Rep. Shelley Moore Capito (R)
Elected: 2000, 5th term.
Born: Nov. 26, 1953, Glen Dale .
Education: Duke U., B.S. 1975, U. of VA, M.Ed. 1976.
Family: Married (Charles); 3 children.
Elected office: WV House of Del., 1996-2000.
Professional Career: Career counselor, WV State Col., 1976-78; Dir., Educ. Info. Center, WV Board of Regents, 1978-81.
The congresswoman from the 2nd District is Shelley Moore Capito, a Republican first elected in 2000. She grew up in northern West Virginia and in the Washington, D.C., area, when her father, Arch Moore, served in the House from 1957 to 1969. He was elected governor in 1968 and 1972, and then again in 1984. He later was convicted and served three years in jail for fraud and extortion. Shelley Moore Capito graduated from Duke University and the University of Virginia, and is the first Cherry Blossom Princess elected to Congress. She worked for two years as a career counselor at West Virginia State College, and then was director of the state’s Educational Information Center from 1978 to 1981. She served two terms in the West Virginia House of Delegates. Her opportunity to follow in her father’s footsteps came when Democratic Rep. Bob Wise ran for governor in 2000. She benefited from a divisive Democratic primary that was won by Jim Humphreys, a former state senator and a lawyer who made a fortune in asbestos litigation and spent $3 million of his own money to win the Democratic nomination. Capito, who supported abortion rights, started as the underdog but Humphreys, who spent another $6 million in the general election, proved to be a poor candidate. One of the few beneficiaries of Republican presidential candidate George W. Bush’s coattails that year, she won 48%-46%, with big margins in the eastern panhandle counties.
|Shelley Moore Capito (R)||147,334||(57%)||($2,283,316)|
|Anne Barth (D)||110,819||(43%)||($1,182,701)|
|Shelley Moore Capito (R)||Unopposed|
Prior Winning Percentages: 2006 (57%), 2004 (57%), 2002 (60%), 2000 (48%)
In the House, Capito has received special attention from Republican leaders because of her precarious district. She was one of the few House Republicans to get a free pass to vote against the president’s position on free trade bills. After Democrats took control of Congress in 2007, Capito voted for five of the Democratic “Six for ‘06” agenda items, voting only against requiring the government to negotiate with drug companies under the Medicare prescription drug program. As the ranking Republican on the Housing and Community Opportunity Subcommittee at Financial Services, she worked in recent years with Democrats on bipartisan proposals to reduce home foreclosures. But Capito is a firm Bush ally on the Iraq war.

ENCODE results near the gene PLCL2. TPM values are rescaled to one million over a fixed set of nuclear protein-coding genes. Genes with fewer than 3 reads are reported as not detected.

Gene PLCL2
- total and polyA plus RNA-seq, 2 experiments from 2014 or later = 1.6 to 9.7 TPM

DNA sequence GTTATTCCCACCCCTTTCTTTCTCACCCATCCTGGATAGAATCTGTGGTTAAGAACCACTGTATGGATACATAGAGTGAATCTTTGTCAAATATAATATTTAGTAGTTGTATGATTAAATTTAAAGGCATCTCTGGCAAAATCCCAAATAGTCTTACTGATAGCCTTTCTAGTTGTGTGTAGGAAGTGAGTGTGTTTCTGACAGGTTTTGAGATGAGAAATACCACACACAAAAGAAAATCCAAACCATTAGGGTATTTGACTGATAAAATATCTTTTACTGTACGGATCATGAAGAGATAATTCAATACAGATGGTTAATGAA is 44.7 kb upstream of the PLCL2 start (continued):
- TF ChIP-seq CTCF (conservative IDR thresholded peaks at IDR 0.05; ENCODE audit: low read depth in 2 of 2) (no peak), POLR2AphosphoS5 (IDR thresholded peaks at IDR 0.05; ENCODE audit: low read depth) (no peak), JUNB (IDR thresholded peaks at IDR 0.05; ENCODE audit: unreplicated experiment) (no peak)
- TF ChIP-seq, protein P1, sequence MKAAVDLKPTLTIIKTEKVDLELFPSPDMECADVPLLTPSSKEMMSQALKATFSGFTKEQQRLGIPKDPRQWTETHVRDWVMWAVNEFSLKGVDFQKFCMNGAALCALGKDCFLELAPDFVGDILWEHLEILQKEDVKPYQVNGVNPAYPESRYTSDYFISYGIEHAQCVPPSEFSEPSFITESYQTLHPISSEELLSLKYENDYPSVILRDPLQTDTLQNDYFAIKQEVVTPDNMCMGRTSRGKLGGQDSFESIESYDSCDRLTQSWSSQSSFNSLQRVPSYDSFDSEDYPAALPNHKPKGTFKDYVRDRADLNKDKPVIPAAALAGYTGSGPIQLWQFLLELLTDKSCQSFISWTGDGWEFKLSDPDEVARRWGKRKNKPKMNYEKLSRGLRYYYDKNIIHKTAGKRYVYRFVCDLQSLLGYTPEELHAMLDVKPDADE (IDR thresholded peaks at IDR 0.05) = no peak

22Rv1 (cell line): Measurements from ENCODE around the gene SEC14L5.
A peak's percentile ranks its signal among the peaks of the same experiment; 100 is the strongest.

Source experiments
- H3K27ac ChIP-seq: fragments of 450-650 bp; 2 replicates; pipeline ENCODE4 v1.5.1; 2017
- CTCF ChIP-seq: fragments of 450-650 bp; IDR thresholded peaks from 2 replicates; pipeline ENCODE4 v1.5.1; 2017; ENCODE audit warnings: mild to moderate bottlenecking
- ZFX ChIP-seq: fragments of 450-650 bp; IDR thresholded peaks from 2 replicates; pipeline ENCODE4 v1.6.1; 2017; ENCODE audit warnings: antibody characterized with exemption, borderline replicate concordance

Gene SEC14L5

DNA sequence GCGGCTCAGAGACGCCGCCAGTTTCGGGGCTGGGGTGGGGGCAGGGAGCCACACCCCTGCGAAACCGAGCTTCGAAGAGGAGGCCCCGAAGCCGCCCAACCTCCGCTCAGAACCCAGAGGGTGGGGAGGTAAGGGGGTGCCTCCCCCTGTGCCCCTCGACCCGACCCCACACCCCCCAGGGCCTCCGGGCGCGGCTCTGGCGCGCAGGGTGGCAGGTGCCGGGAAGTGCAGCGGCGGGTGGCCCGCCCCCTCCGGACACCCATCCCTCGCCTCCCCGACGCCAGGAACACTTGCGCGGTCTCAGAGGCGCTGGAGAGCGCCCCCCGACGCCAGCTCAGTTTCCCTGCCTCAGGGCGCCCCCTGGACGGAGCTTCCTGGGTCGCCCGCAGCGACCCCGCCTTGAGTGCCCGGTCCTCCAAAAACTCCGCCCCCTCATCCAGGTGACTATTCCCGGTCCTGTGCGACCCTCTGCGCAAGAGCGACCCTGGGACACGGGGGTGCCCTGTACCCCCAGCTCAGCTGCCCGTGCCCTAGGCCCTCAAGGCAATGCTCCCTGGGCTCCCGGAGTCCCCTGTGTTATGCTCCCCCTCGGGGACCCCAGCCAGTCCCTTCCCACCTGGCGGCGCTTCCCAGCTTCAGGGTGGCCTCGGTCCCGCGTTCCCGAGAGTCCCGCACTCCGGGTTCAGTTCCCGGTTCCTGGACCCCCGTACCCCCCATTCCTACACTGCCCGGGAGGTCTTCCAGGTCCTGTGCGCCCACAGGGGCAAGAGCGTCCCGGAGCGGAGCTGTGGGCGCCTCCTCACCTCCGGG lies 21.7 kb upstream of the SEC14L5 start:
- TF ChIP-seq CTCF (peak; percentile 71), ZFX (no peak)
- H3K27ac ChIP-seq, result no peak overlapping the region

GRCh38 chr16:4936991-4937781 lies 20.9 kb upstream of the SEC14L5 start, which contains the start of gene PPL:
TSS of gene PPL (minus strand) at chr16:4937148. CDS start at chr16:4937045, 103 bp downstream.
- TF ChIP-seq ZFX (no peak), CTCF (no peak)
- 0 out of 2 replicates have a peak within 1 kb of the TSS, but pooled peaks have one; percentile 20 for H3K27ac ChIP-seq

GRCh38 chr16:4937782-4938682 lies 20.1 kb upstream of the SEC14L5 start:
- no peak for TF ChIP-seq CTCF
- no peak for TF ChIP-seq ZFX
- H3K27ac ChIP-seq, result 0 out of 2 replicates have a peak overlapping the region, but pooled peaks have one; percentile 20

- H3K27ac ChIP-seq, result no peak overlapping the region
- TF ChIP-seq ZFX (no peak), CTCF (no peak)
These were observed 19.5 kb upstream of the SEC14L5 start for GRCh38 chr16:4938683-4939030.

After a deadly accident at the Sago mine in 2006, Capito joined the West Virginia delegation in supporting legislation to improve mine safety by requiring that coal miners be given communications and tracking equipment and two-hour reserves of oxygen. After the Senate passed the bill, she persuaded House Republican leaders to schedule it for the floor, and Bush signed the bill into law in 2006. She joined the Select Committee on Energy Independence and Global Warming in 2009 to, as she put it, “bring a coal-state perspective.” She was a leading supporter of mandates to produce coal-to-liquids fuel. Her work on coal issues has earned her admirers in strange quarters. The United Mine Workers endorsed Capito in her 2004 re-election bid after praising her for blocking a Labor Department bid to weaken regulations on coal dust, and for legislation to protect medical benefits for retired miners, including 15,000 in West Virginia.
At home, Capito has settled comfortably into her seat. In 2002, Democrats gave her a big break by again nominating Humphreys, who won another expensive primary and then ran an even more ineffective campaign than the one two years earlier. Capito won 60%-40%. In 2004, her Democratic opponent was former television anchorman Erik Wells, but national Democrats abandoned interest in the district. In 2006, she had a well-funded opponent in attorney Mike Callaghan, a former state Democratic Party chairman. In a year when Bush was a drag for many Republicans, Capito was unafraid to align herself with Bush on issues like energy policy. Capito outspent her opponent by nearly 4-to-1 and won 57%-43%. In 2008, longtime Byrd aide Anne Barth was her Democratic challenger and raised $1.2 million, including support from the United Mine Workers, EMILY’s List and the National Organization for Women. She criticized Capito for her support of “big oil,” while Capito cited Barth’s backing from “anti-coal” politicians in Washington. Capito won, again by 57%-43%.